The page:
Matching lofty ideals to reality

28th October 1994 at 00:00
President Nelson Mandela sees education as the driving force behind a new more equal South Africa. Frances Mac Gregor describe the legacy of apartheid and assess the country's chances of success.

All people in South Africa, regardless of race, sex or age will be able to have free education and training in the language of their choice at the school of their choice, according to the education White Paper. But how is the new Government of national unity, led by the African National Congress, going to deliver?

The ambitious, broad-ranging 60-page document sets into motion new national qualifications, integrating academic and vocational disciplines, and new democratic governing bodies in schools, and gives the nation's nine provinces the "constitutional responsibility for establishing, running, regulating and financing schools".

It is a mammoth task. Professor Sibusiso Bengu, minister of education and training, admits that while thousands of new schools need to be built there isn't the money to do it.

And, he has said, transporting black children from the outlying townships to the fortified white, prosperous suburbs where the best schools are is not a plausible option, because of the sheer number of children involved.

White schools will be told that they cannot have entrance policies or fees that exclude black children; so can a parent demand that her child go to any school?

Professor Bengu talks about providing bursaries and subsidies for black children so they can attend state-aided schools.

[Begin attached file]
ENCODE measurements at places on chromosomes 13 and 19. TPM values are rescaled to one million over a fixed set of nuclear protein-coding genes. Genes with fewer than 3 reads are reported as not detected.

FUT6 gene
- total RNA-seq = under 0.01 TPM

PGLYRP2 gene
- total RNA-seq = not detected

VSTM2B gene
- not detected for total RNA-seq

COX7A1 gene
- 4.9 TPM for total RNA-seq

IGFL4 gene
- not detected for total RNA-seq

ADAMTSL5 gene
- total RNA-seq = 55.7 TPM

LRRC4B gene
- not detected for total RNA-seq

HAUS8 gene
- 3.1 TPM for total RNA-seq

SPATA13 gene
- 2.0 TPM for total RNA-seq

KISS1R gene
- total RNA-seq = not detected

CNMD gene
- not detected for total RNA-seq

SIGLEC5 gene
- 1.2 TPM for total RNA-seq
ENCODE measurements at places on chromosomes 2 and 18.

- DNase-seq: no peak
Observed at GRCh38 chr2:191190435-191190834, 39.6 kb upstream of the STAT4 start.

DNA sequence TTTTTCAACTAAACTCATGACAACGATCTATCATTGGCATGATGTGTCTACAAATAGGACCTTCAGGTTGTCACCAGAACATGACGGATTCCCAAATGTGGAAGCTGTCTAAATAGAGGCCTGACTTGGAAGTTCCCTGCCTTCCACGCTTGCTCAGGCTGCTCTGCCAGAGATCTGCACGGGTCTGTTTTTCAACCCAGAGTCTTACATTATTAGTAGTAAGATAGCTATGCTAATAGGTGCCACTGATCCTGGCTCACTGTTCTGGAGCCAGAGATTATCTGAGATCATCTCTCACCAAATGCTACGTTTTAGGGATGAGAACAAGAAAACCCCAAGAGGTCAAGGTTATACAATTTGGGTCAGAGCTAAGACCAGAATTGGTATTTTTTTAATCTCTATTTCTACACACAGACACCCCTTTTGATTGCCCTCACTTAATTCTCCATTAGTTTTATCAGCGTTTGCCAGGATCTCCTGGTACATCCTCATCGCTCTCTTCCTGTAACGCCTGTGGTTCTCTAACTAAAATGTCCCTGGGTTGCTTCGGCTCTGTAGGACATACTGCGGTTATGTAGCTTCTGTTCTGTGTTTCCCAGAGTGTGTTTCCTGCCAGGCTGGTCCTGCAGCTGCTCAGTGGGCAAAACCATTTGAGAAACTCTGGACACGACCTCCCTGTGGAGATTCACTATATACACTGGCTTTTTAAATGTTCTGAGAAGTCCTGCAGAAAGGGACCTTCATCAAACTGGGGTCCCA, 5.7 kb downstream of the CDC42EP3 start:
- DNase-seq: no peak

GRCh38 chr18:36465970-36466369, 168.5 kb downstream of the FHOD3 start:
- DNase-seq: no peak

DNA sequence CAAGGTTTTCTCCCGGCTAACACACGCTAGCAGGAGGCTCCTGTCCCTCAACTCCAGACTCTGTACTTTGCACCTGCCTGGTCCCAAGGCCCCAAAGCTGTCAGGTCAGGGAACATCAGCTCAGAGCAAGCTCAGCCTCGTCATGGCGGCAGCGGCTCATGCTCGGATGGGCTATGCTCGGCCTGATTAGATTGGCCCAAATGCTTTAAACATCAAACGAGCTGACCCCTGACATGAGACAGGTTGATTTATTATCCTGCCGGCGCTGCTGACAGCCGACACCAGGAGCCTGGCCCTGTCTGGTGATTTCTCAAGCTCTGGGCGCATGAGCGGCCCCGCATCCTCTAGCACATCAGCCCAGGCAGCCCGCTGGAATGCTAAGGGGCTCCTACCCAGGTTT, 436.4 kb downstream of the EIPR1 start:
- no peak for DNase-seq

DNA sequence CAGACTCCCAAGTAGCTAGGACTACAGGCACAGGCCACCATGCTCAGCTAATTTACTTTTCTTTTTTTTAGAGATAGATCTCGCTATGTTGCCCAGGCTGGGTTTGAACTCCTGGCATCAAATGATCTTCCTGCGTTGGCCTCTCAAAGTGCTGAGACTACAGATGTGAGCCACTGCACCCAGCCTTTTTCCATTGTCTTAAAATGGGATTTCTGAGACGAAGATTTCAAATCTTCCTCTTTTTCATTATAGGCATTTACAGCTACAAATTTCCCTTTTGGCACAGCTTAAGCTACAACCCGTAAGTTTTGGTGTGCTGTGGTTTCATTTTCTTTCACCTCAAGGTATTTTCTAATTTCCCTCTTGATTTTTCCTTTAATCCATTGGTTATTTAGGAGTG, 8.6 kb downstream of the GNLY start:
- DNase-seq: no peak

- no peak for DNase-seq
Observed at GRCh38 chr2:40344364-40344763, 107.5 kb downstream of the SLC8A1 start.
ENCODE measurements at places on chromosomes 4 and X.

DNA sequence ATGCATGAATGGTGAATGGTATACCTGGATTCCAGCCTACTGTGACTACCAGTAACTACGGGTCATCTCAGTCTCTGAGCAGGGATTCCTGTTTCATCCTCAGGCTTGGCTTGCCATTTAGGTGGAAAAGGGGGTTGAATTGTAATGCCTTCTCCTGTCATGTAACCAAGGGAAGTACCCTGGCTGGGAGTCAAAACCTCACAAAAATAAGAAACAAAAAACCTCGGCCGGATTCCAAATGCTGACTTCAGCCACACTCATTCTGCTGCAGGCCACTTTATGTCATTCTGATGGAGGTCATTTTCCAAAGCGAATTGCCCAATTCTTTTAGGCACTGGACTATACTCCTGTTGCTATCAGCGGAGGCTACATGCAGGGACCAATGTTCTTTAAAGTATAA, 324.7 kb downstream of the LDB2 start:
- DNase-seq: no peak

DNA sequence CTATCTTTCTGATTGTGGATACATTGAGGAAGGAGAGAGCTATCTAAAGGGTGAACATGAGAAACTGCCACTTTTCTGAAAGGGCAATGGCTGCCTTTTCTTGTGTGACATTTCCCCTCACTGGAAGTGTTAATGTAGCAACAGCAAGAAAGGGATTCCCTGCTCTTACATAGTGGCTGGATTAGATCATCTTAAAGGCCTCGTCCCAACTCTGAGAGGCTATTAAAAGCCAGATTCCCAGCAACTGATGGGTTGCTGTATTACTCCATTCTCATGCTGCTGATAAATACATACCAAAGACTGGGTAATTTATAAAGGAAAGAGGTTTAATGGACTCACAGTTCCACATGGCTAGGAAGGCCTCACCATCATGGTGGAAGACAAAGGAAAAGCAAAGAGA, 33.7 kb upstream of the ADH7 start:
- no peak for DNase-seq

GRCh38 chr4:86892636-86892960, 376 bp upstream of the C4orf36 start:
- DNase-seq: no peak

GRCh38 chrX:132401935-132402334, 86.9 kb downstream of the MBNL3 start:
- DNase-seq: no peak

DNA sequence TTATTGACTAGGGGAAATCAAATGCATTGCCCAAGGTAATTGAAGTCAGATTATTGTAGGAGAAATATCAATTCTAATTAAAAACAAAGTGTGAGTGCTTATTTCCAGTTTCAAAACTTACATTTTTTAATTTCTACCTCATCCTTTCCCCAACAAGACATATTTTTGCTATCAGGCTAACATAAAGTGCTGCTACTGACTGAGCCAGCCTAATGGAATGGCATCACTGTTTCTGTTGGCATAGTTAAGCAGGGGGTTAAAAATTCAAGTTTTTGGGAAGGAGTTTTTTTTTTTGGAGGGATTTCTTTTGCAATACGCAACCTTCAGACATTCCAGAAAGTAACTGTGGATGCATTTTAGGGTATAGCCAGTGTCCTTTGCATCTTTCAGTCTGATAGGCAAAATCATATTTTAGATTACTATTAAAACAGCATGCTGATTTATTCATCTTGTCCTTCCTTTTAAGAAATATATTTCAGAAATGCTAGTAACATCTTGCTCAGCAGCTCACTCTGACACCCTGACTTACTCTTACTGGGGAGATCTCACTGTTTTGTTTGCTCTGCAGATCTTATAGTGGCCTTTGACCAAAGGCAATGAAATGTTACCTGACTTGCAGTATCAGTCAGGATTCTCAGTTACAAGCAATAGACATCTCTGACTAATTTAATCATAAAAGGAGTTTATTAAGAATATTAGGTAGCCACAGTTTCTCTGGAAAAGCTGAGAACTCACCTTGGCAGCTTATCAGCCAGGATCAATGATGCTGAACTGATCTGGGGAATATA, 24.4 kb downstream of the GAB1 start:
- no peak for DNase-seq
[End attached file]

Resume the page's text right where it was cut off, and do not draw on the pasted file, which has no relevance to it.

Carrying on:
But it is the fact that the government has not abolished fees altogether that has led to comment in the country's press.

The White Paper says: "The government may not be able to guarantee to provide fee-free schooling at levels of quality beyond those which are deemed affordable for all. In cases where families wish to avail themselves of a higher quality of schooling, they may need to supplement what can be afforded from public funds by their own private resources."

There could also be dispute with the teacher unions as Professor Bengu intends to upgrade the profession and work out a new salary structure.

One inherent contradiction in the ANC's plans is the devolution of power to the provinces, which lack the infrastructure and machinery at present to govern.

There will be a national qualifications system but the provinces will decide upon the curriculum and the language of learning. There are 11 "official" languages in the republic.

There may also be political friction arising out of the education policy from the centre, for example in KwaZulu-Natal province with its Inkatha majority and Western Cape with its National Party control.

The provinces will have 75 per cent of the education budget and although the White Paper acknowledges that there is a great disparity between the resources and riches in the different provinces it does not propose a convincing method of achieving more equality.

Professor Bengu said: "I must say that I have trepidations about the control of education at the provincial level. Not because I have no confidence in my provincial colleagues but because we have not tried it before. Redeploying people and rationalising is going to carry burdens, and maybe some pain to some people. Our lives may be a bit more strained than we really deserve.

"But in the final analysis all of this has to pay dividends. In two years we should be putting forward a budget that should enable us to do all the things that we say in the White Paper.

"For now we are making a desperate appeal to the government to increase its giving to education, and we are relying on the partnerships that we hope to form with other agencies, international and local. I would tend not to have fears arising out of hurdles that we cannot overcome. But in some ways it's going to be rough."

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